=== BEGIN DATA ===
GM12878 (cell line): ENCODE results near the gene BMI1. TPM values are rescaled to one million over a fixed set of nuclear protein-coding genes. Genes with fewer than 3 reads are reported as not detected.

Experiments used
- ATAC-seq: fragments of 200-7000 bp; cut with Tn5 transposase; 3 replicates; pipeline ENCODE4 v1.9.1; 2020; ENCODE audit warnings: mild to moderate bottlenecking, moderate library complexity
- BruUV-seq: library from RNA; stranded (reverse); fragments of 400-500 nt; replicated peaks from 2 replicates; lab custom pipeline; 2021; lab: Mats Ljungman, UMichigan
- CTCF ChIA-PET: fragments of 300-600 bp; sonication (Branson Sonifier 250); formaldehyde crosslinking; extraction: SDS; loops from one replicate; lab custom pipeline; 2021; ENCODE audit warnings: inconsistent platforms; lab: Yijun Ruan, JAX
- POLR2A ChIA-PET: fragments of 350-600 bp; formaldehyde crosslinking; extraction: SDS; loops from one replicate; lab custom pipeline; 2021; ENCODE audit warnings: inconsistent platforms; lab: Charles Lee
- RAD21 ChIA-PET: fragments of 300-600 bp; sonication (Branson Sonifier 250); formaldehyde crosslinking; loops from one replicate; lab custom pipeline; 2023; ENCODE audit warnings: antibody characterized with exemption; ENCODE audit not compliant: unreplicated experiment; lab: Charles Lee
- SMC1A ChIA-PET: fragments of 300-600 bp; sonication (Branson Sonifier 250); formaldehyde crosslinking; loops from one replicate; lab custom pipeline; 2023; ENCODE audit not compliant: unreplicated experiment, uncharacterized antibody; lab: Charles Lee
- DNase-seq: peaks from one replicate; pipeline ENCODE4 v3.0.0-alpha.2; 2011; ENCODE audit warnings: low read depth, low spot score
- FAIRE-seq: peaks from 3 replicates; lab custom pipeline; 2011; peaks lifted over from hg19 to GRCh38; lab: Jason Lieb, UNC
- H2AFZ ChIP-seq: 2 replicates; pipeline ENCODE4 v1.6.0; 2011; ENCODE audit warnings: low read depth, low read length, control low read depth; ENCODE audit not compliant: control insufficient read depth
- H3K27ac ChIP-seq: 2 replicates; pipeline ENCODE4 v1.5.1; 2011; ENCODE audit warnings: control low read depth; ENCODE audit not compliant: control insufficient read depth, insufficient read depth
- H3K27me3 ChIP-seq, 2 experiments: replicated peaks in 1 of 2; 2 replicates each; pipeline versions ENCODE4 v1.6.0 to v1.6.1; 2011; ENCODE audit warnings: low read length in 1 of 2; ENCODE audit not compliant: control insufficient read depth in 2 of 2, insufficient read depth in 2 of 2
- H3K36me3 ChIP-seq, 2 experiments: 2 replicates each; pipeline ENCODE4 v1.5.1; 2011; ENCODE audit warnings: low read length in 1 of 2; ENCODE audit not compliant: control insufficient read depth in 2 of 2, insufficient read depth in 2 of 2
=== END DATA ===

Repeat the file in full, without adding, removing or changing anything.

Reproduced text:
GM12878 (cell line): ENCODE results near the gene BMI1. TPM values are rescaled to one million over a fixed set of nuclear protein-coding genes. Genes with fewer than 3 reads are reported as not detected.

Experiments used
- ATAC-seq: fragments of 200-7000 bp; cut with Tn5 transposase; 3 replicates; pipeline ENCODE4 v1.9.1; 2020; ENCODE audit warnings: mild to moderate bottlenecking, moderate library complexity
- BruUV-seq: library from RNA; stranded (reverse); fragments of 400-500 nt; replicated peaks from 2 replicates; lab custom pipeline; 2021; lab: Mats Ljungman, UMichigan
- CTCF ChIA-PET: fragments of 300-600 bp; sonication (Branson Sonifier 250); formaldehyde crosslinking; extraction: SDS; loops from one replicate; lab custom pipeline; 2021; ENCODE audit warnings: inconsistent platforms; lab: Yijun Ruan, JAX
- POLR2A ChIA-PET: fragments of 350-600 bp; formaldehyde crosslinking; extraction: SDS; loops from one replicate; lab custom pipeline; 2021; ENCODE audit warnings: inconsistent platforms; lab: Charles Lee
- RAD21 ChIA-PET: fragments of 300-600 bp; sonication (Branson Sonifier 250); formaldehyde crosslinking; loops from one replicate; lab custom pipeline; 2023; ENCODE audit warnings: antibody characterized with exemption; ENCODE audit not compliant: unreplicated experiment; lab: Charles Lee
- SMC1A ChIA-PET: fragments of 300-600 bp; sonication (Branson Sonifier 250); formaldehyde crosslinking; loops from one replicate; lab custom pipeline; 2023; ENCODE audit not compliant: unreplicated experiment, uncharacterized antibody; lab: Charles Lee
- DNase-seq: peaks from one replicate; pipeline ENCODE4 v3.0.0-alpha.2; 2011; ENCODE audit warnings: low read depth, low spot score
- FAIRE-seq: peaks from 3 replicates; lab custom pipeline; 2011; peaks lifted over from hg19 to GRCh38; lab: Jason Lieb, UNC
- H2AFZ ChIP-seq: 2 replicates; pipeline ENCODE4 v1.6.0; 2011; ENCODE audit warnings: low read depth, low read length, control low read depth; ENCODE audit not compliant: control insufficient read depth
- H3K27ac ChIP-seq: 2 replicates; pipeline ENCODE4 v1.5.1; 2011; ENCODE audit warnings: control low read depth; ENCODE audit not compliant: control insufficient read depth, insufficient read depth
- H3K27me3 ChIP-seq, 2 experiments: replicated peaks in 1 of 2; 2 replicates each; pipeline versions ENCODE4 v1.6.0 to v1.6.1; 2011; ENCODE audit warnings: low read length in 1 of 2; ENCODE audit not compliant: control insufficient read depth in 2 of 2, insufficient read depth in 2 of 2
- H3K36me3 ChIP-seq, 2 experiments: 2 replicates each; pipeline ENCODE4 v1.5.1; 2011; ENCODE audit warnings: low read length in 1 of 2; ENCODE audit not compliant: control insufficient read depth in 2 of 2, insufficient read depth in 2 of 2